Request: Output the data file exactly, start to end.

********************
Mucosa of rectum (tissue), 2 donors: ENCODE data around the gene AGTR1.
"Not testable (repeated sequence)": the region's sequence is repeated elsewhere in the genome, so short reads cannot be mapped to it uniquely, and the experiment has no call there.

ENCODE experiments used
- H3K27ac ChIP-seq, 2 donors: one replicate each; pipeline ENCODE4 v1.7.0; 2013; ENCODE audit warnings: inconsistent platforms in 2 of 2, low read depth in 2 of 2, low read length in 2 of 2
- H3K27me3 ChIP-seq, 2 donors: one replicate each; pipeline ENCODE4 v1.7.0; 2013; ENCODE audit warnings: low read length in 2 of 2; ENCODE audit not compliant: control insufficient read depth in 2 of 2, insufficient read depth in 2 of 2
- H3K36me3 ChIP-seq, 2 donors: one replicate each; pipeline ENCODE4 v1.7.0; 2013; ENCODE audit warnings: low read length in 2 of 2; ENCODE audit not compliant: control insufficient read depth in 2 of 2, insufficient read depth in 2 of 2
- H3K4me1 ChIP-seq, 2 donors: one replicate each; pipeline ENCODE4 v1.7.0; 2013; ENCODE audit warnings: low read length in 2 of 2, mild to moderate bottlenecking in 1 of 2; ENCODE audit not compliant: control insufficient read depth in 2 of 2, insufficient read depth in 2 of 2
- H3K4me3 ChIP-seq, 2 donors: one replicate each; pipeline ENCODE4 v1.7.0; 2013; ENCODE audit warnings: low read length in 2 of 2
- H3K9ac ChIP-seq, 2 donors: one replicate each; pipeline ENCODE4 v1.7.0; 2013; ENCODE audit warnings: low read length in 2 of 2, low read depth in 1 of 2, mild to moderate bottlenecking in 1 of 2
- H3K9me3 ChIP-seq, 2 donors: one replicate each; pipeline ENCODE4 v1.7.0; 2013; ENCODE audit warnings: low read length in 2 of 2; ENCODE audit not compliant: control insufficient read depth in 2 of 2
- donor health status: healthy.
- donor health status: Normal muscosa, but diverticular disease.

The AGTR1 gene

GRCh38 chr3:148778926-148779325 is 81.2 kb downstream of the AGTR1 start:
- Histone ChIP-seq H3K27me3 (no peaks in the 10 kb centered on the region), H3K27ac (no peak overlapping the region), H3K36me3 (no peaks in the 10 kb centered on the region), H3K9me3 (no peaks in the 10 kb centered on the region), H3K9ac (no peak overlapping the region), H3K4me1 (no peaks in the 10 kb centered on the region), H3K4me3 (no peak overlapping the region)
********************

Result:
Mucosa of rectum (tissue), 2 donors: ENCODE data around the gene AGTR1.
"Not testable (repeated sequence)": the region's sequence is repeated elsewhere in the genome, so short reads cannot be mapped to it uniquely, and the experiment has no call there.

ENCODE experiments used
- H3K27ac ChIP-seq, 2 donors: one replicate each; pipeline ENCODE4 v1.7.0; 2013; ENCODE audit warnings: inconsistent platforms in 2 of 2, low read depth in 2 of 2, low read length in 2 of 2
- H3K27me3 ChIP-seq, 2 donors: one replicate each; pipeline ENCODE4 v1.7.0; 2013; ENCODE audit warnings: low read length in 2 of 2; ENCODE audit not compliant: control insufficient read depth in 2 of 2, insufficient read depth in 2 of 2
- H3K36me3 ChIP-seq, 2 donors: one replicate each; pipeline ENCODE4 v1.7.0; 2013; ENCODE audit warnings: low read length in 2 of 2; ENCODE audit not compliant: control insufficient read depth in 2 of 2, insufficient read depth in 2 of 2
- H3K4me1 ChIP-seq, 2 donors: one replicate each; pipeline ENCODE4 v1.7.0; 2013; ENCODE audit warnings: low read length in 2 of 2, mild to moderate bottlenecking in 1 of 2; ENCODE audit not compliant: control insufficient read depth in 2 of 2, insufficient read depth in 2 of 2
- H3K4me3 ChIP-seq, 2 donors: one replicate each; pipeline ENCODE4 v1.7.0; 2013; ENCODE audit warnings: low read length in 2 of 2
- H3K9ac ChIP-seq, 2 donors: one replicate each; pipeline ENCODE4 v1.7.0; 2013; ENCODE audit warnings: low read length in 2 of 2, low read depth in 1 of 2, mild to moderate bottlenecking in 1 of 2
- H3K9me3 ChIP-seq, 2 donors: one replicate each; pipeline ENCODE4 v1.7.0; 2013; ENCODE audit warnings: low read length in 2 of 2; ENCODE audit not compliant: control insufficient read depth in 2 of 2
- donor health status: healthy.
- donor health status: Normal muscosa, but diverticular disease.

The AGTR1 gene

GRCh38 chr3:148778926-148779325 is 81.2 kb downstream of the AGTR1 start:
- Histone ChIP-seq H3K27me3 (no peaks in the 10 kb centered on the region), H3K27ac (no peak overlapping the region), H3K36me3 (no peaks in the 10 kb centered on the region), H3K9me3 (no peaks in the 10 kb centered on the region), H3K9ac (no peak overlapping the region), H3K4me1 (no peaks in the 10 kb centered on the region), H3K4me3 (no peak overlapping the region)